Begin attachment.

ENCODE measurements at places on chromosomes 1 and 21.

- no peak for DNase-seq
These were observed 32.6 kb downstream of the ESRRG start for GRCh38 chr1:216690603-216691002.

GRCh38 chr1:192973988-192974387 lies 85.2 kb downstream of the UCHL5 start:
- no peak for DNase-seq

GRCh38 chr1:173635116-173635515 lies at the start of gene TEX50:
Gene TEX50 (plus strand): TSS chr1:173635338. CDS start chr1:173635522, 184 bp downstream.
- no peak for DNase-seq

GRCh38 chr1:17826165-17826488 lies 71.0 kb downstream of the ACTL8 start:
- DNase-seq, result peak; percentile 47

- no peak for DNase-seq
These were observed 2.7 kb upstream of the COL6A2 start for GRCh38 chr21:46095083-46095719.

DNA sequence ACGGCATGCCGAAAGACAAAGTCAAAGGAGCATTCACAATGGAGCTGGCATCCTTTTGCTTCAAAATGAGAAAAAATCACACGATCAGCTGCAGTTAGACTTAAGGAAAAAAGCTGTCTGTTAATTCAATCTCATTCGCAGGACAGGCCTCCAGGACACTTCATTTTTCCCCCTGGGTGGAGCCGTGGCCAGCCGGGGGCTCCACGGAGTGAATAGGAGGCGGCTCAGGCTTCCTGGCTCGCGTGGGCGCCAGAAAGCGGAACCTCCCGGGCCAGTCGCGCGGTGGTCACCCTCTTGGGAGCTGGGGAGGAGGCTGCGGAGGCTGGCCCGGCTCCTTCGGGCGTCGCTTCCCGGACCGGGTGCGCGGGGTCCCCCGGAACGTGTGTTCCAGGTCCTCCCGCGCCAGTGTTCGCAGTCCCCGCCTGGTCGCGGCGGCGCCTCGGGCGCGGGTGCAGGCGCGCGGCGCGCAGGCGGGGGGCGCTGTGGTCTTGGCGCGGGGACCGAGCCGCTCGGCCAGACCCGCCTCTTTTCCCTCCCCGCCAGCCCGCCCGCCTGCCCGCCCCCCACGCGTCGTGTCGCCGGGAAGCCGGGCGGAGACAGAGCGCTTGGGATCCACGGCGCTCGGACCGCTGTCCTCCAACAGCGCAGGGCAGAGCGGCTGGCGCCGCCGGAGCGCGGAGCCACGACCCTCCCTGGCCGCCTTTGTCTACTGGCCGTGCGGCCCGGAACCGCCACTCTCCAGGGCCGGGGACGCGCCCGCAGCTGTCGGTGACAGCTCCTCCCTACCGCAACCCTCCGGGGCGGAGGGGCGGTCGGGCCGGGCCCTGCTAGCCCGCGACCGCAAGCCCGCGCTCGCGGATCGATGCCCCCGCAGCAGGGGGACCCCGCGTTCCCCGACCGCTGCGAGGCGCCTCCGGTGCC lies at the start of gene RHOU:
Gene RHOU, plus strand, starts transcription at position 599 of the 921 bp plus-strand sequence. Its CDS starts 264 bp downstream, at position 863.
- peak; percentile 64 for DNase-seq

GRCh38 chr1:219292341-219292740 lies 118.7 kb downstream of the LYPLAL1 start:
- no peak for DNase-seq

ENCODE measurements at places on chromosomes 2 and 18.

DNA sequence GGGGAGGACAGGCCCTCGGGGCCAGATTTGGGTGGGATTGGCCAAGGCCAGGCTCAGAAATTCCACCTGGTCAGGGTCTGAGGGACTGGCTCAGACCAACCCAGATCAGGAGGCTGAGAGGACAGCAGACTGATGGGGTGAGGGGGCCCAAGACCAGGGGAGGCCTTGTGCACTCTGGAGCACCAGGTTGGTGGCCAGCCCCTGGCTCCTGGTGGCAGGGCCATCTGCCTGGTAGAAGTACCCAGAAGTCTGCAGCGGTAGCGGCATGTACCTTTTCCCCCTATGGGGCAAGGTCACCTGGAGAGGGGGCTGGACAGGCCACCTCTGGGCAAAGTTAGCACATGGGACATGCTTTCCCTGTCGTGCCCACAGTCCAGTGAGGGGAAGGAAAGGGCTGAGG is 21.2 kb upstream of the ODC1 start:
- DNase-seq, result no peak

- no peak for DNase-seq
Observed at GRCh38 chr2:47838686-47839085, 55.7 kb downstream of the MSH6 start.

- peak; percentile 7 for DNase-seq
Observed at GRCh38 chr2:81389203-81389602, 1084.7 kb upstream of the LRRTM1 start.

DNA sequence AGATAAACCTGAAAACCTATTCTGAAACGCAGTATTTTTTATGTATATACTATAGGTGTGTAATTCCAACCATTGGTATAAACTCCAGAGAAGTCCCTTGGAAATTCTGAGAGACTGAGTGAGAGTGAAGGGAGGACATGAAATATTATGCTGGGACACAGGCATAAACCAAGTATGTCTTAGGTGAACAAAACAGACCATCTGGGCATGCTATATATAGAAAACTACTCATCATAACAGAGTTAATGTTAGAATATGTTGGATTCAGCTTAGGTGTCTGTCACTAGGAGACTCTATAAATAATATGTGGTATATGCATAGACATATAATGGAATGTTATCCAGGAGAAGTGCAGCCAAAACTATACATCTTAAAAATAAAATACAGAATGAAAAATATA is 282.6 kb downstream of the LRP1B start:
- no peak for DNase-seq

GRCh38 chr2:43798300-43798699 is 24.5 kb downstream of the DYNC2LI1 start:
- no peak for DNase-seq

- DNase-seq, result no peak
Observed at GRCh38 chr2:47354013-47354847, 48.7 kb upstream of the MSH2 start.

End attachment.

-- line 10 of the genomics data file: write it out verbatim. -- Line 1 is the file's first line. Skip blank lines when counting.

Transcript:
- DNase-seq, result peak; percentile 47